Who discovered carbon dating
Who discovered carbon dating - fuckbook dating in arizona
This was all the usual sort of laboratory problem-solving, a matter of sorting out difficulties by studying one or another detail systematically for months.More unusual was the need to collaborate with all sorts of people around the world, to gather organic materials for dating.
Thus the less of it that remained in an object, in proportion to normal carbon, the older the object was.The radioactive isotope carbon-14 is created in the upper atmosphere when cosmic-ray particles from outer space strike nitrogen atoms and transform them into radioactive carbon.Some of the carbon-14 might find its way into living creatures.Making the job harder still, baffling anomalies turned up.The carbon-14 dates published by different researchers could not be reconciled, leading to confusion and prolonged controversy.To get a mass large enough to handle, you needed to embed your sample in another substance, a "carrier." At first acetylene was used, but some workers ruefully noted that the gas was "never entirely free from explosion, as we know from experience."(4) Ways were found to use carbon dioxide instead.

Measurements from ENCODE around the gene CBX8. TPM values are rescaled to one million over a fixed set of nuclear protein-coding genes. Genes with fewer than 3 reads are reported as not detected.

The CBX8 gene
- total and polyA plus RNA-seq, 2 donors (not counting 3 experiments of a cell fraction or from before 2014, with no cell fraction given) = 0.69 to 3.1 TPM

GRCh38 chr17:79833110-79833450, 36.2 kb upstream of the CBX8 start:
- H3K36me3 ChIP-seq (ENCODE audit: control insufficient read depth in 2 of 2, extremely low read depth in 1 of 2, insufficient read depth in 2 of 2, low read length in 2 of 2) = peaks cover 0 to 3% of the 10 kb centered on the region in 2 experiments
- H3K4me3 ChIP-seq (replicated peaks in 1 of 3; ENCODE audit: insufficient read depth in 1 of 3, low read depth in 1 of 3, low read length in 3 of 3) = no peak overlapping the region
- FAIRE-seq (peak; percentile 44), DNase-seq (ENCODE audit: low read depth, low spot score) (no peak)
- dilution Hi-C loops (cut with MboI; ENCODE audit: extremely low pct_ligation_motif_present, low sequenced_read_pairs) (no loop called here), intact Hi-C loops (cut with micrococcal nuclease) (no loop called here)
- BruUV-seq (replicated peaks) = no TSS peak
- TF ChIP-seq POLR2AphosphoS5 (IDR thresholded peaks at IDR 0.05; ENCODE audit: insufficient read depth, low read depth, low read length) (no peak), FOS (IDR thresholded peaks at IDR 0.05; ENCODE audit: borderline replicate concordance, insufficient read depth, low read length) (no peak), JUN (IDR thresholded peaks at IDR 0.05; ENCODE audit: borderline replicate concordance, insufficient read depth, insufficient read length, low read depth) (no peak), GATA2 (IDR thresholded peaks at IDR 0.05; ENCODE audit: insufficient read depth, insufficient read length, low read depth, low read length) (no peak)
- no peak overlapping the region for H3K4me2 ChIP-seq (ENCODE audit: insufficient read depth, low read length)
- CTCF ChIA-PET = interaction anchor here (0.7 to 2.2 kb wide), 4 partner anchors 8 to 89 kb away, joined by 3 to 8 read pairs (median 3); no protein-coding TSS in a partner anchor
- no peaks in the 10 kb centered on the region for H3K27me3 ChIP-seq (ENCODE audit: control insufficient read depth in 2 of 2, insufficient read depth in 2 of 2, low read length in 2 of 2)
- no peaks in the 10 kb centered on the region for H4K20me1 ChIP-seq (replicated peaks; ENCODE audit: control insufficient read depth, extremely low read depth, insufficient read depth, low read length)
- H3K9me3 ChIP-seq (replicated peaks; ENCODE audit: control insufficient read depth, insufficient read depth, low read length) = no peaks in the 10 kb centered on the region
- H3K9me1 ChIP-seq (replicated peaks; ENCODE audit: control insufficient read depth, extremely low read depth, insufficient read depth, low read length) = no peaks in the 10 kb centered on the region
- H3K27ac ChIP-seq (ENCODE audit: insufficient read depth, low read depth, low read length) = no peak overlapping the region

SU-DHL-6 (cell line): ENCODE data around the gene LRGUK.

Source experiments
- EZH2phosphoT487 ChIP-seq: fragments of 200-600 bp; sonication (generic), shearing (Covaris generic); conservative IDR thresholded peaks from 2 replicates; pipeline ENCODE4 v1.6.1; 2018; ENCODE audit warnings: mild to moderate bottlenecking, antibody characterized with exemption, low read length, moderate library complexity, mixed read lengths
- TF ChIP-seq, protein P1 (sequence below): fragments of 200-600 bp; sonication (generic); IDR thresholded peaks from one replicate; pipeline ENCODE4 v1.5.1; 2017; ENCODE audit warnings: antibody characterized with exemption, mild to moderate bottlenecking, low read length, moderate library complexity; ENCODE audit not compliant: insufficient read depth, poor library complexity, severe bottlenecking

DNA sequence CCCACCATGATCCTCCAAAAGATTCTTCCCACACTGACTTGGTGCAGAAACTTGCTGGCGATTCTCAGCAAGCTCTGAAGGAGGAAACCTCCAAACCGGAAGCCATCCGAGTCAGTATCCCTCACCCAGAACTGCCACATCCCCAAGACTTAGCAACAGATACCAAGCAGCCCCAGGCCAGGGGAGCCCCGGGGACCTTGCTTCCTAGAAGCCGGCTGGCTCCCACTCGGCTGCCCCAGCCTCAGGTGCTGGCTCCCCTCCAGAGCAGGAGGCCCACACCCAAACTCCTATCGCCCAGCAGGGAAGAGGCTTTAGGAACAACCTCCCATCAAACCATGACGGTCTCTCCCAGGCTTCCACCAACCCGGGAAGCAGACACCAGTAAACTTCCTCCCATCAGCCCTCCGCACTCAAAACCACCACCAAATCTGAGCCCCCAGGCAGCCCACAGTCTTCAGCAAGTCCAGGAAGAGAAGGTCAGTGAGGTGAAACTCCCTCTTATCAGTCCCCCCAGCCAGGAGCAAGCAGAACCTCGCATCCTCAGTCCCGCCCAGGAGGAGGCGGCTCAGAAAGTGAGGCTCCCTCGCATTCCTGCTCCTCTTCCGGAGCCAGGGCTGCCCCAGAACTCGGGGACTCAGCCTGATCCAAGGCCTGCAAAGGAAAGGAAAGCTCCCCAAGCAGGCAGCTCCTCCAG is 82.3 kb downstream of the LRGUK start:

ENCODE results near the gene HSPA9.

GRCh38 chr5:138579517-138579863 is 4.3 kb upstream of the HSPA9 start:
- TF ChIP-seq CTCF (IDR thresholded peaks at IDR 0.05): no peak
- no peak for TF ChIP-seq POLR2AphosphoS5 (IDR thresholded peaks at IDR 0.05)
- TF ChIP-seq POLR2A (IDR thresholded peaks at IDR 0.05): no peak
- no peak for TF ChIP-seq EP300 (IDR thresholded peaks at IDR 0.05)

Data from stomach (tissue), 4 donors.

Frustrating uncertainties prevailed until workers understood that their results had to be adjusted for the room's temperature and even the barometric pressure.
As for still earlier periods, carbon-14 dating excited scientists (including some climate scientists) largely because it might shed light on human evolution the timing of our development as a species, and how climate changes had affected that.(2) It was especially fascinating to discover that our particular species of humans arose something like 100,000 years ago, no doubt deeply influenced by the ice ages.(3) A few scientists noticed that the techniques might also be helpful for the study of climate itself.
From its origins in Chicago, carbon-14 dating spread rapidly to other centers, for example the grandly named Geochronometric Laboratory at Yale University.
By 1950, Willard Libby and his group at the University of Chicago had worked out ways to measure this proportion precisely.
Their exquisitely sensitive instrumentation was originally developed for studies in entirely different fields including nuclear physics, biomedicine, and detecting fallout from bomb tests.(1) Much of the initial interest in carbon-14 came from archeology, for the isotope could assign dates to Egyptian mummies and the like.
In 1958, Hessel de Vries in the Netherlands showed there were systematic anomalies in the carbon-14 dates of tree rings.